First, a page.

U.K. Consumers Worried About 2017 as Inflation Gathers Pace

  • YouGov/Cebr’s consumer-confidence index lowest since July
  • Businesses more optimistic as 2016’s shocks are swept aside

Brexit: Six Months Later

British consumers are feeling bleak about their 2017 prospects.

Consumer confidence fell to its lowest level since July, the month after the Brexit vote, according to an index compiled by YouGov and the Centre for Economics and Business Research published Friday. Households are more downbeat about their finances than at any time in two years and their view of the 12-month economic outlook also saw a “sizable” decline.

“The slow creep of inflation is starting to be both seen in the economy at large and felt in consumers’ wallets throughout the country,” said Scott Corfe, director at Cebr. “Looking ahead to 2017 there is a feeling that a slight slowdown is on the way.”

While the British economy has stayed resilient in the wake of the June vote to leave the European Union, inflation has started to accelerate and is expected to climb above the Bank of England’s 2 percent target next year. Economists see growth slowing as spending power is squeezed.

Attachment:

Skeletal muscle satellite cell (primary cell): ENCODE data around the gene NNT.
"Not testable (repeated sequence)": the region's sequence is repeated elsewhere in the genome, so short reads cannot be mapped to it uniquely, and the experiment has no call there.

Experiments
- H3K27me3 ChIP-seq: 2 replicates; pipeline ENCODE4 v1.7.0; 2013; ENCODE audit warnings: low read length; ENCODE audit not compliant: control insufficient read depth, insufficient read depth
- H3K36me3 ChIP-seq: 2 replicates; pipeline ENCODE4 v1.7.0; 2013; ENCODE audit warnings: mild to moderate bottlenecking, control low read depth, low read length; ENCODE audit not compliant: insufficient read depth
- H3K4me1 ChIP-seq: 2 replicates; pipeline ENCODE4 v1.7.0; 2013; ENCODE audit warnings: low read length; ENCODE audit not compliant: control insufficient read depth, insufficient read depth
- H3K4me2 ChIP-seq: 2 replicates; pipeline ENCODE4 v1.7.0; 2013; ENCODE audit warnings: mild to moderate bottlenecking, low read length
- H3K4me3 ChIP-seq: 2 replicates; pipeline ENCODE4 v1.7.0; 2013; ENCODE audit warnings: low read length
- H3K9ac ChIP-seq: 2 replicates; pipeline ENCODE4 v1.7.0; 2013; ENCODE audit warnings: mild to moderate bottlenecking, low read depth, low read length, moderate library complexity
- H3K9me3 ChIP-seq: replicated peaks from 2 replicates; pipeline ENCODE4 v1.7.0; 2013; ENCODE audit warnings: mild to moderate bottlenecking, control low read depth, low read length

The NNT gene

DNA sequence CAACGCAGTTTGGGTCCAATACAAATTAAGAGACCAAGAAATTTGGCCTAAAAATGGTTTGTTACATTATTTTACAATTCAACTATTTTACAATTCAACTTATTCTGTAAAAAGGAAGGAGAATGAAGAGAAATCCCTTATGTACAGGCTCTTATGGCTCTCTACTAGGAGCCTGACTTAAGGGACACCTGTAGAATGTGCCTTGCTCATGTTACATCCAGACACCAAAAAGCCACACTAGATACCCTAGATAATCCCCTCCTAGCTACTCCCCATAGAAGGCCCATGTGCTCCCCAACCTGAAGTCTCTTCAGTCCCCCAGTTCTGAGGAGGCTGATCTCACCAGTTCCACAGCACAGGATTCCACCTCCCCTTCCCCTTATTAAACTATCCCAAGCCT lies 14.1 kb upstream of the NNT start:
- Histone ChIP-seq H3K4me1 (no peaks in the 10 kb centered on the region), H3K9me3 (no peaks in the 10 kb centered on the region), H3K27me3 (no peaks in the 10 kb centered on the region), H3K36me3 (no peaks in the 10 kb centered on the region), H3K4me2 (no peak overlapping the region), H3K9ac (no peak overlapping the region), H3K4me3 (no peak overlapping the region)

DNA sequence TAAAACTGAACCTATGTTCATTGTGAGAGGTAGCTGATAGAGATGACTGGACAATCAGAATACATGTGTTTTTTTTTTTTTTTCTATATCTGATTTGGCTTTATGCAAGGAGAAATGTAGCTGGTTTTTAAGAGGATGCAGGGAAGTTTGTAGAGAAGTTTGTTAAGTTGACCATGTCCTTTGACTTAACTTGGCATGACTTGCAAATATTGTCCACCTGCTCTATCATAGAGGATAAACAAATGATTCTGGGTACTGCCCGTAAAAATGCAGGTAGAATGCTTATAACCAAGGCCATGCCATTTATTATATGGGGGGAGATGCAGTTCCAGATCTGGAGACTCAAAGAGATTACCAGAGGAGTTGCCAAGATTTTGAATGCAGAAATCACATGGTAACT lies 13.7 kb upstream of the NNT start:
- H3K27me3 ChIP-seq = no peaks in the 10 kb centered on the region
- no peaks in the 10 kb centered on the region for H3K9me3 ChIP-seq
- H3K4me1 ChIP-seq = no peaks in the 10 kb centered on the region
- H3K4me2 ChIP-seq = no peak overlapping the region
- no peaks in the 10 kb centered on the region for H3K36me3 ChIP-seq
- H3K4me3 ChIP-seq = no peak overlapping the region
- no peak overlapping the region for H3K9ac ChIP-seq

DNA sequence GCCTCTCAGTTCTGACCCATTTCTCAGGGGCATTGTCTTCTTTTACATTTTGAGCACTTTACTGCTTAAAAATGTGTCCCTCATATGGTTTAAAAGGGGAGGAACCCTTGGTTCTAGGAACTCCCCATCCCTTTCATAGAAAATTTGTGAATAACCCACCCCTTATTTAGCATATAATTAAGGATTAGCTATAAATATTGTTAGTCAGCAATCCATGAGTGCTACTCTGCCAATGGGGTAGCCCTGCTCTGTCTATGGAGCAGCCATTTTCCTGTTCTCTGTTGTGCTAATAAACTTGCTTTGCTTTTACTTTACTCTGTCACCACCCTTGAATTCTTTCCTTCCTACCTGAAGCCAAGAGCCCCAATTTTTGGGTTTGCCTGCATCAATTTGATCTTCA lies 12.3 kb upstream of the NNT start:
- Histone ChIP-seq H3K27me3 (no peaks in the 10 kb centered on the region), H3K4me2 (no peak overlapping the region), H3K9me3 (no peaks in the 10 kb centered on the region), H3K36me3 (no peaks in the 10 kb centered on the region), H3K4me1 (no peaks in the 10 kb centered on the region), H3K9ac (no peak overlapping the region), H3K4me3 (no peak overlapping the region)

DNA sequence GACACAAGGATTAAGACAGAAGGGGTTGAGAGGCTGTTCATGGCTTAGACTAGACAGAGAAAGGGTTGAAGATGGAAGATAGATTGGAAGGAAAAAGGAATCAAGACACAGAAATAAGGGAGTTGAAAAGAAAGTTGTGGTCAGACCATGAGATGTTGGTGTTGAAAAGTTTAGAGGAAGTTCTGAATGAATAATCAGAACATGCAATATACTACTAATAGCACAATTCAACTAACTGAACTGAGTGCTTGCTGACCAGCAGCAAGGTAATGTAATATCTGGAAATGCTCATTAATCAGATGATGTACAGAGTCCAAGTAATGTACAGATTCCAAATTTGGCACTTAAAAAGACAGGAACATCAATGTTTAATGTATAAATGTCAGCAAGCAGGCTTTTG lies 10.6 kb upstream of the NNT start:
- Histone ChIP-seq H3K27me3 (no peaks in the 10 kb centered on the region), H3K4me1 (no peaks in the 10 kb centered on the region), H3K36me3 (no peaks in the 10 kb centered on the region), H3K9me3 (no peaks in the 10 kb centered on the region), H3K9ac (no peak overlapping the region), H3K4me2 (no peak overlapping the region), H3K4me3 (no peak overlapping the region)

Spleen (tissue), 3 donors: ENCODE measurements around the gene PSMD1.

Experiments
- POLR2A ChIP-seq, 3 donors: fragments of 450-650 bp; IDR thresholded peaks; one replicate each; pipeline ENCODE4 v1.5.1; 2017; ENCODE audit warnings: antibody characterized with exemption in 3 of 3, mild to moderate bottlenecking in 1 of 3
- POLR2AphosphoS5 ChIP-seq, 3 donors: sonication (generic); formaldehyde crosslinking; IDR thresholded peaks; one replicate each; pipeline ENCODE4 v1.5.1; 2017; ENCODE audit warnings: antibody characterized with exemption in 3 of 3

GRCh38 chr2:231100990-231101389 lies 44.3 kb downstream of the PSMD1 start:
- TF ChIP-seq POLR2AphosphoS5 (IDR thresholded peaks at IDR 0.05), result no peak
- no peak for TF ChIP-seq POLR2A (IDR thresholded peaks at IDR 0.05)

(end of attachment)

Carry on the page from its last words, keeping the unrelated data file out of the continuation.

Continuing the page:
Companies are more optimistic, with Lloyds Bank’s business confidence index for December rebounding to its highest level since March. The previous month saw a steep decline, attributed in part to the uncertainty surrounding Donald Trump’s election as U.S. President.

Despite the shocks, “confidence this year has held up much better than it did during the global financial crisis,” said Hann-Ju Ho, a senior economist at the bank.

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